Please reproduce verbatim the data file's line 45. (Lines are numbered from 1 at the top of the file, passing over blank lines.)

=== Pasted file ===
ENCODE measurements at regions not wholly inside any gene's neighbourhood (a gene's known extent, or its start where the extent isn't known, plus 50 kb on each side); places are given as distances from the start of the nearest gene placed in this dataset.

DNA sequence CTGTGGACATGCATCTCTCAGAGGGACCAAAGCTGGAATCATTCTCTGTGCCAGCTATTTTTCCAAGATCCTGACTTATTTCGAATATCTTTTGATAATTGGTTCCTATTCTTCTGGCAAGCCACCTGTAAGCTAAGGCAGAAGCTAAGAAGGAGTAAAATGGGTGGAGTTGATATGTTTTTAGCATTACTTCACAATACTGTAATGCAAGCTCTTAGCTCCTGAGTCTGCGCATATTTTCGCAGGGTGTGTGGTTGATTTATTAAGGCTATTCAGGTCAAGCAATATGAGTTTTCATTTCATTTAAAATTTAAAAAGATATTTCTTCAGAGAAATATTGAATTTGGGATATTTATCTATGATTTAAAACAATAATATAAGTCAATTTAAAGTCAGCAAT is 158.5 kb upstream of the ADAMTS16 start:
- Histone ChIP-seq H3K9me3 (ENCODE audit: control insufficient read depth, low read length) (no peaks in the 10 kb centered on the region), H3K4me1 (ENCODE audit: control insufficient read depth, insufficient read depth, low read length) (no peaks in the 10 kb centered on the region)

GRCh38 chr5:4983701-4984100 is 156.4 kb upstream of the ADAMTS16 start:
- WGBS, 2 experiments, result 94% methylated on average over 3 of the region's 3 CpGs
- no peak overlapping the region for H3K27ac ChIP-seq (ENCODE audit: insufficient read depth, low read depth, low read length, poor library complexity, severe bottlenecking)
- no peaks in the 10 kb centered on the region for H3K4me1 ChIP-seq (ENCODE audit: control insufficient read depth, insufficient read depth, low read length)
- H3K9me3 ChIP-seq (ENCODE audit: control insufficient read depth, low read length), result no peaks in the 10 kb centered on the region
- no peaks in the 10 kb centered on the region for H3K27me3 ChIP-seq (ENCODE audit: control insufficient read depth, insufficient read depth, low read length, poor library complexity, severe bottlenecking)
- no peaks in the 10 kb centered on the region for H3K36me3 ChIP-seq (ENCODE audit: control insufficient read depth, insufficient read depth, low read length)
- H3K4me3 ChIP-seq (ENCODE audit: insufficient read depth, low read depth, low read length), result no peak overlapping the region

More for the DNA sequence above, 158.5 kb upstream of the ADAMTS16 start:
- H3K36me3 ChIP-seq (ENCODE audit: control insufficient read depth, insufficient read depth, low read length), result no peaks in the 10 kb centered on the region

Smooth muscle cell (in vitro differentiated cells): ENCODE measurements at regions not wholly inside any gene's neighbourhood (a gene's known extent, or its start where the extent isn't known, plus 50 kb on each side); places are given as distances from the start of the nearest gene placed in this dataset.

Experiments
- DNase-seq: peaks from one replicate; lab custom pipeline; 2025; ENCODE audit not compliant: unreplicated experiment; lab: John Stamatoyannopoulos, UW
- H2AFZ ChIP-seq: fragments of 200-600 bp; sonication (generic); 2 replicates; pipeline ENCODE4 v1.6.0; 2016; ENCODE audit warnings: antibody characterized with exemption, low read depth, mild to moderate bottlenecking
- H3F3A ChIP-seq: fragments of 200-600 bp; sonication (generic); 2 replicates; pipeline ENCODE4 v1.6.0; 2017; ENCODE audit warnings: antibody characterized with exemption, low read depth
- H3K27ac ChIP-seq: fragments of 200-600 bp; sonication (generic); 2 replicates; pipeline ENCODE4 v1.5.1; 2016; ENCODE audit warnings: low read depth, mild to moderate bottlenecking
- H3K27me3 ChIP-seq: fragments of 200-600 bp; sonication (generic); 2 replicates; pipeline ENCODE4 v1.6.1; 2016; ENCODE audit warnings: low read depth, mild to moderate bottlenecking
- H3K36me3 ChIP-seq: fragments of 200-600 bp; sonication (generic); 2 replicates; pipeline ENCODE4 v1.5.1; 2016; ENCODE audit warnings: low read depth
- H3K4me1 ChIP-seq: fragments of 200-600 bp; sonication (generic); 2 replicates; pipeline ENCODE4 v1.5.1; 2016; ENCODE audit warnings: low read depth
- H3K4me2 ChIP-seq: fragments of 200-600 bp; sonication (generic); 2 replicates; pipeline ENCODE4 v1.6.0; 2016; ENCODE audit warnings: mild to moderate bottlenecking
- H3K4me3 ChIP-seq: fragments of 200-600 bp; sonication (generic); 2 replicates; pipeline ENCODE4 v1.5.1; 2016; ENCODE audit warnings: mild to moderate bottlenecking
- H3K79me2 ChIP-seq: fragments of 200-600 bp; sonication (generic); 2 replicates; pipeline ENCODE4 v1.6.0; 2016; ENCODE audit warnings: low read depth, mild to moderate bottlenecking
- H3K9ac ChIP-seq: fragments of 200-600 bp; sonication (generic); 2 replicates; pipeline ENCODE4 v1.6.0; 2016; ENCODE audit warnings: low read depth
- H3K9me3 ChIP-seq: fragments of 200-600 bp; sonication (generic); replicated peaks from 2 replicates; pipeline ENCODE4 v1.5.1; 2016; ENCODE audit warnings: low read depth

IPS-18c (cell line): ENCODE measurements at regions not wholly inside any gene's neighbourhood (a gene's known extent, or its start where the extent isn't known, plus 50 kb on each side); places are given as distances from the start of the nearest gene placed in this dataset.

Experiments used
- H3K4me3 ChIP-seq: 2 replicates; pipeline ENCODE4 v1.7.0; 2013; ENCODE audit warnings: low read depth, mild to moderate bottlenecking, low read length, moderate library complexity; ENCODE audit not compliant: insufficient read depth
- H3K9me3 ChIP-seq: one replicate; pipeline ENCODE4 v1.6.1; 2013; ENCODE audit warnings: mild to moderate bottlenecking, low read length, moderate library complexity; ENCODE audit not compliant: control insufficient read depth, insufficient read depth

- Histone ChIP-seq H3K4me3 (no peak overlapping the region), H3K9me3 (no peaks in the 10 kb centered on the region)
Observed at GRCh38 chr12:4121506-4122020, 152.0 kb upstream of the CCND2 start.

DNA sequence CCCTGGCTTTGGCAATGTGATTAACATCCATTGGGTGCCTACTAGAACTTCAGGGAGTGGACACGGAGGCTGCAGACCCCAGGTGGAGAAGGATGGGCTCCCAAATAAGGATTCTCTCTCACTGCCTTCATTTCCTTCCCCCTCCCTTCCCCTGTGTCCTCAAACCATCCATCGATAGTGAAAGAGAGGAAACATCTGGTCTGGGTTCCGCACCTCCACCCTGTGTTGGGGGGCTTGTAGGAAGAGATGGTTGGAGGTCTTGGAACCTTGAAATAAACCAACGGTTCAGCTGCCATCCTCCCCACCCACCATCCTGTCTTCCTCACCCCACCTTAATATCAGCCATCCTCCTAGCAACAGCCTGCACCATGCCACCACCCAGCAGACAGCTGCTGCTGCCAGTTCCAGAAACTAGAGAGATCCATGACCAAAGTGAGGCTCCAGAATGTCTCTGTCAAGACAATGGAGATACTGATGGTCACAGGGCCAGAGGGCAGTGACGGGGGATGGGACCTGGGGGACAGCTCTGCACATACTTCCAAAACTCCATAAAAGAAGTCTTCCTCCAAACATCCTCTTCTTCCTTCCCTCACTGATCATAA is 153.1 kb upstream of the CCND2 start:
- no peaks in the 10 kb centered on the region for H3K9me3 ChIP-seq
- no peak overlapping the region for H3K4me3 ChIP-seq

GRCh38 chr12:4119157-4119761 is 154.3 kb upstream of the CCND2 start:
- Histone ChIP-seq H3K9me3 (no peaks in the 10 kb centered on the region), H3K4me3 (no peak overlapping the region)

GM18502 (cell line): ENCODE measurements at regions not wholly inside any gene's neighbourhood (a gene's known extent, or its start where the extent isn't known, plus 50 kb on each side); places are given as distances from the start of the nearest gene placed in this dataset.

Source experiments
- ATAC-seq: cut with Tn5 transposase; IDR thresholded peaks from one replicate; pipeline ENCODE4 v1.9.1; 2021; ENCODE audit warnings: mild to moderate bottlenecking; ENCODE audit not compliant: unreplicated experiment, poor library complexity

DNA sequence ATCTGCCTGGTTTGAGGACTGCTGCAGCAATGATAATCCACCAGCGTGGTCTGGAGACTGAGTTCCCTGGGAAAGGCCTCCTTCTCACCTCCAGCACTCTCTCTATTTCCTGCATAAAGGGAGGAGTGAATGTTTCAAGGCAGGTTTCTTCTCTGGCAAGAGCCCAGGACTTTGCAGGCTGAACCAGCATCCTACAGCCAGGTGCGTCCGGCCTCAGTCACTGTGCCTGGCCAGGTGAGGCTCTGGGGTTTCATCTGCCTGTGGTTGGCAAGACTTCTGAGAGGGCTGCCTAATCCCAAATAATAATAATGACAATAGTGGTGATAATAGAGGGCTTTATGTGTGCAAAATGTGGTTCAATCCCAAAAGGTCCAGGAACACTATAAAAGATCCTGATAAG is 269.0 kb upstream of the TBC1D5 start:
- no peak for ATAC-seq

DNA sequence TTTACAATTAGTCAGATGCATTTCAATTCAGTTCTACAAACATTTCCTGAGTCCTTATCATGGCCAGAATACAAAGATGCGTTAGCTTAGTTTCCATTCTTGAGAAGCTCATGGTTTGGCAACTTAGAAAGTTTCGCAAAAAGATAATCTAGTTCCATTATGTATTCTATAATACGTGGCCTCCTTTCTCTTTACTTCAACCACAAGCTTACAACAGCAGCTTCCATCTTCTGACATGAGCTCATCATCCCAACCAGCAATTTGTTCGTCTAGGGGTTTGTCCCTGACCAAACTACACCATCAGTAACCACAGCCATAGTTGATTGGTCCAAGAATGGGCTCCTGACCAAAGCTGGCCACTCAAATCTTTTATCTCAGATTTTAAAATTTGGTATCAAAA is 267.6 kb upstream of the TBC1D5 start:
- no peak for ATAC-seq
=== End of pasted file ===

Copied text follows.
- no peak for ATAC-seq